Joe Mullins has spent his life performing and promoting bluegrass music. In addition to time in the studio and on the road with his band, The Radio Ramblers, he owns and operates a network of broadcast radio stations that pump out bluegrass and traditional country music in southern Ohio.
His dad, Paul ‘Moon’ Mullins had also carried the bluegrass banner throughout his life, until his passing in 2008. Paul had served as fiddler with The Stanley Brothers in the late 1950s, and was later a founding member of both The Boys From Indiana and The Traditional Grass, the latter of which also included son Joe. Perhaps his most enduring legacy among modern grass fans is having written the song, Katy Daley, now enshrined in the canon of bluegrass classics.
The Mullins family just recently suffered the loss of Paul’s wife Prudence, Joe’s mom, and grandmother to regular Bluegrass Today contributor, Daniel. With their annual Southern Ohio Indoor Bluegrass Music Festival just two weeks following Prudence’s funeral, the family found a way to memorialize her while raising money for breast cancer research.
Joe says that he contacted the new owners of Janet Davis Acoustic Music, who generously offered to help.
“My sincere THANKS to ALL who contributed to the festival and the fundraiser. Our friends, Dave and Vicki Thompson of Janet Davis Acoustic Music, donated a Martin guitar. Raffle ticket sales were over $2000 for the guitar.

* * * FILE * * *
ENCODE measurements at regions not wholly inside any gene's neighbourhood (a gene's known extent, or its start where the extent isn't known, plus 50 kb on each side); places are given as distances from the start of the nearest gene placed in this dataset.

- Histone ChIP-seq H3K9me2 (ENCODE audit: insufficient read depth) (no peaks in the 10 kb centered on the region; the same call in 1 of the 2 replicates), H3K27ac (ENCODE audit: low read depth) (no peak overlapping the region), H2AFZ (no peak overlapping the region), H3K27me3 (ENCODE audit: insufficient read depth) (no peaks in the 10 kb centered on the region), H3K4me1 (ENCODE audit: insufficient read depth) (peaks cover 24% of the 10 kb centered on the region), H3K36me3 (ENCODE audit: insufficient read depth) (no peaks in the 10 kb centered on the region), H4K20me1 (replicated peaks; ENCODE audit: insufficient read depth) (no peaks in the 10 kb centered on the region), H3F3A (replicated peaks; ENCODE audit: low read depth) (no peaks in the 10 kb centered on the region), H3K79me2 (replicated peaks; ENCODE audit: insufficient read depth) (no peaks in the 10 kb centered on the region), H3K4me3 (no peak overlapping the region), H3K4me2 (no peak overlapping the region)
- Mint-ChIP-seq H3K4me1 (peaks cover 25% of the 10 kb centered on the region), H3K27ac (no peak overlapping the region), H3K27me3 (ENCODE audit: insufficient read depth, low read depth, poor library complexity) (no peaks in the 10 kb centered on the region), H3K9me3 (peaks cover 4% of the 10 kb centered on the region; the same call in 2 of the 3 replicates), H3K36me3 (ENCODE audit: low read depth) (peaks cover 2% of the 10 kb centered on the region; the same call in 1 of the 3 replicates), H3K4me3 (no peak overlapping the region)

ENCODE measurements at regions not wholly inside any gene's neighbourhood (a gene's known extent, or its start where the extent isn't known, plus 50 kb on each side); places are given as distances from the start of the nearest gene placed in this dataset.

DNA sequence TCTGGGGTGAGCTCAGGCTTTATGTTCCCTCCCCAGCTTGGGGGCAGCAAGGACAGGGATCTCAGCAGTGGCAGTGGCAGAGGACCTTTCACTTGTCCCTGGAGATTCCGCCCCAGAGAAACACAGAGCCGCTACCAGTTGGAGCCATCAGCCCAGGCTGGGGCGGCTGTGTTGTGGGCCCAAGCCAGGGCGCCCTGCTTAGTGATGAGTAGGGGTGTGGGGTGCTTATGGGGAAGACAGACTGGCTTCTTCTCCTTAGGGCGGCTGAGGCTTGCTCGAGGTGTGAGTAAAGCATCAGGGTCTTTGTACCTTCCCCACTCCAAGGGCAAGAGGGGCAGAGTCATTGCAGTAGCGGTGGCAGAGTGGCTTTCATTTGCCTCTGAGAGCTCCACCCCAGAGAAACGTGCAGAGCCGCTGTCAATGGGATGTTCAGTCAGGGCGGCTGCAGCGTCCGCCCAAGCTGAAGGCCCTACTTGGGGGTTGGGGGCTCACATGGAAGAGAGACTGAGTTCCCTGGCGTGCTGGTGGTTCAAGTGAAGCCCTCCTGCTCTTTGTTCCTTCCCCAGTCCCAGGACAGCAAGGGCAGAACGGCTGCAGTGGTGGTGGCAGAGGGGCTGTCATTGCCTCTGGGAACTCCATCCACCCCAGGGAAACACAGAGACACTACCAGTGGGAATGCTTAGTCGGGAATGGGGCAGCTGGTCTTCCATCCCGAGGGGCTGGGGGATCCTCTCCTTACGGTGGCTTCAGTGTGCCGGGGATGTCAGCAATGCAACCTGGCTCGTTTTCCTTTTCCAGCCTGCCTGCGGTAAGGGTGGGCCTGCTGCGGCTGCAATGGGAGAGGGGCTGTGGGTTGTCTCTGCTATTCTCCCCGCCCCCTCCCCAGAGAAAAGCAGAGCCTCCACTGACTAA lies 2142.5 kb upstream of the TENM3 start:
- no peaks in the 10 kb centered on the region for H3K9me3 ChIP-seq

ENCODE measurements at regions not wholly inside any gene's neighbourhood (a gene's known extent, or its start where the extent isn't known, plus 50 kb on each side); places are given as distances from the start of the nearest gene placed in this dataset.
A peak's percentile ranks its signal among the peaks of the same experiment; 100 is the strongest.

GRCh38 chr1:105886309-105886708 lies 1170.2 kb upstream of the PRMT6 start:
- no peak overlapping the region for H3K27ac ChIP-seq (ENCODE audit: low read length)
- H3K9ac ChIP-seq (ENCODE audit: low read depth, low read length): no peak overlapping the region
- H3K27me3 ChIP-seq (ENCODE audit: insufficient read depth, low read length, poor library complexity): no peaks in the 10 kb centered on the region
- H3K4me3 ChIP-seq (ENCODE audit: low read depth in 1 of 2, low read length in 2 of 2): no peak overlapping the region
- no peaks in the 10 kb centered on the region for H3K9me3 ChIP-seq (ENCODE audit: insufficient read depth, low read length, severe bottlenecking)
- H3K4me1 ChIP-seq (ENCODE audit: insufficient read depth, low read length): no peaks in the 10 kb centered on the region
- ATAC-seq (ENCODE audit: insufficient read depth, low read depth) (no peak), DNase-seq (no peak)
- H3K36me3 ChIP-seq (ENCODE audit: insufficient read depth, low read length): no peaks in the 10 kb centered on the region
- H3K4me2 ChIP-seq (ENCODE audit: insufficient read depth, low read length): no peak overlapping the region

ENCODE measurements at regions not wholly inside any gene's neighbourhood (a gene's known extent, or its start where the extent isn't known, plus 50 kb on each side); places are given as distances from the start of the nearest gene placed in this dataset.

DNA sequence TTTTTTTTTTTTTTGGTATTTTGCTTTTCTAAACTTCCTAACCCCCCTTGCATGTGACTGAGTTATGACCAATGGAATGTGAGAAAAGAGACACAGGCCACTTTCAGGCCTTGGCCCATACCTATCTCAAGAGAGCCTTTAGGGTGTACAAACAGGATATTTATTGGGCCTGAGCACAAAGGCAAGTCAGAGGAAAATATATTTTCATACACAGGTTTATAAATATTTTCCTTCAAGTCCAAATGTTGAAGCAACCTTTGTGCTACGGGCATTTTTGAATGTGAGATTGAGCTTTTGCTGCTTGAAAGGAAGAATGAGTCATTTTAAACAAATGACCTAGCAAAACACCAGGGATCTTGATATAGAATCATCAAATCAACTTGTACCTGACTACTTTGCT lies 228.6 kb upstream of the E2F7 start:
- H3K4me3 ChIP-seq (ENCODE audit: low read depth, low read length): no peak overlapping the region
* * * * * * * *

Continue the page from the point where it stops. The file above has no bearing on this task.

Other efforts, including Isaac Moore singing for tips, allowed us to generate a $2500 donation to the Breast Cancer Fund for our local health network in memory of Mom – we are grateful!”
Southern Ohio Indoor Bluegrass Music Festival attendee Bill Breeze took home the guitar.
Vicki Thompson also shared some remembrances of their participation in the raffle.
Nearly everyone who purchased a ticket had a story to tell – some were celebrating their recovery from breast cancer; others shared the story of a loved one who did not survive the struggle. One gentleman bought $20 in tickets because his wife was celebrating 20 cancer-free years. Another gentleman bought tickets to honor his wife who had passed away, not from cancer, but from other causes. He said that ‘she was a wonderful person and would have wanted me to do something good like this.’
Other people who received treatment for various cancers at the Miami Valley Hospital wanted to buy tickets because of the wonderful care and attention they received there. Some people bought tickets because they knew Joe’s mother, and they all shared stories about her, especially about how she loved to feed the hungry!
So many people said they had always wanted a Martin guitar and hoped to win one – I wish they all could have won. I am so glad I had the chance to hear all of these wonderful stories, and what a pleasure it was to be associated with this memorial to Joe’s mother, Prudence Mullins.”
Here is a gallery of photos from the festival shot by Bill Warren.